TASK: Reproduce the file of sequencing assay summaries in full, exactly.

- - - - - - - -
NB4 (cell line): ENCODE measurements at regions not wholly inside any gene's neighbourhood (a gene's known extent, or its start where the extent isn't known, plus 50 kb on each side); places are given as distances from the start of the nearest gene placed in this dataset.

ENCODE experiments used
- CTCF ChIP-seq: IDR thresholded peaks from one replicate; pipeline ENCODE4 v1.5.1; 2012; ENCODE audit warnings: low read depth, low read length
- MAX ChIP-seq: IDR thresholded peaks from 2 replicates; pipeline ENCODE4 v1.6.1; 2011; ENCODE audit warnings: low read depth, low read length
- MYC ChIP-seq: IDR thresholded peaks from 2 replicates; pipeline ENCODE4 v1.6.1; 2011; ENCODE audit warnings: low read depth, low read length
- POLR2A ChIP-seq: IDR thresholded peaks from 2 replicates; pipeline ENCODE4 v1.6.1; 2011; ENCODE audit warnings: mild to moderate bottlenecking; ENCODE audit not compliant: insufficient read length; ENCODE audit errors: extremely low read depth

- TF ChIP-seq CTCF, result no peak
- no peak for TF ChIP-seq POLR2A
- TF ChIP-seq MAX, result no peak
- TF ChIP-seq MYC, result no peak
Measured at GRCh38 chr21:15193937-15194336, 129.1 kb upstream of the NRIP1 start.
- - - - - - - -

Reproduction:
NB4 (cell line): ENCODE measurements at regions not wholly inside any gene's neighbourhood (a gene's known extent, or its start where the extent isn't known, plus 50 kb on each side); places are given as distances from the start of the nearest gene placed in this dataset.

ENCODE experiments used
- CTCF ChIP-seq: IDR thresholded peaks from one replicate; pipeline ENCODE4 v1.5.1; 2012; ENCODE audit warnings: low read depth, low read length
- MAX ChIP-seq: IDR thresholded peaks from 2 replicates; pipeline ENCODE4 v1.6.1; 2011; ENCODE audit warnings: low read depth, low read length
- MYC ChIP-seq: IDR thresholded peaks from 2 replicates; pipeline ENCODE4 v1.6.1; 2011; ENCODE audit warnings: low read depth, low read length
- POLR2A ChIP-seq: IDR thresholded peaks from 2 replicates; pipeline ENCODE4 v1.6.1; 2011; ENCODE audit warnings: mild to moderate bottlenecking; ENCODE audit not compliant: insufficient read length; ENCODE audit errors: extremely low read depth

- TF ChIP-seq CTCF, result no peak
- no peak for TF ChIP-seq POLR2A
- TF ChIP-seq MAX, result no peak
- TF ChIP-seq MYC, result no peak
Measured at GRCh38 chr21:15193937-15194336, 129.1 kb upstream of the NRIP1 start.